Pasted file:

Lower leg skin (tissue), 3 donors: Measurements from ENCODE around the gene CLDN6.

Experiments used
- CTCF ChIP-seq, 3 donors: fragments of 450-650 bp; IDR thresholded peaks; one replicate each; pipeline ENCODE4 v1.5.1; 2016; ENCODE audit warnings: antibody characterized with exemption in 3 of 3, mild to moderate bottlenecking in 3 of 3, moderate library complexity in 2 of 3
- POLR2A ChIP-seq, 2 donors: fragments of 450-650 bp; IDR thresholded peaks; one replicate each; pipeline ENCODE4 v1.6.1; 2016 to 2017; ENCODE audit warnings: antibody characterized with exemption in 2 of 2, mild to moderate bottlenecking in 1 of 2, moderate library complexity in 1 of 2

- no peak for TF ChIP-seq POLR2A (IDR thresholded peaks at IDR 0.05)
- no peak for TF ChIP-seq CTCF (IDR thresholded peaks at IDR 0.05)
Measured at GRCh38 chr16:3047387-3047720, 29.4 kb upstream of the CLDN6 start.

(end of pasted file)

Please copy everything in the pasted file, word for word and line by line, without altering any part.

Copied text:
Lower leg skin (tissue), 3 donors: Measurements from ENCODE around the gene CLDN6.

Experiments used
- CTCF ChIP-seq, 3 donors: fragments of 450-650 bp; IDR thresholded peaks; one replicate each; pipeline ENCODE4 v1.5.1; 2016; ENCODE audit warnings: antibody characterized with exemption in 3 of 3, mild to moderate bottlenecking in 3 of 3, moderate library complexity in 2 of 3
- POLR2A ChIP-seq, 2 donors: fragments of 450-650 bp; IDR thresholded peaks; one replicate each; pipeline ENCODE4 v1.6.1; 2016 to 2017; ENCODE audit warnings: antibody characterized with exemption in 2 of 2, mild to moderate bottlenecking in 1 of 2, moderate library complexity in 1 of 2

- no peak for TF ChIP-seq POLR2A (IDR thresholded peaks at IDR 0.05)
- no peak for TF ChIP-seq CTCF (IDR thresholded peaks at IDR 0.05)
Measured at GRCh38 chr16:3047387-3047720, 29.4 kb upstream of the CLDN6 start.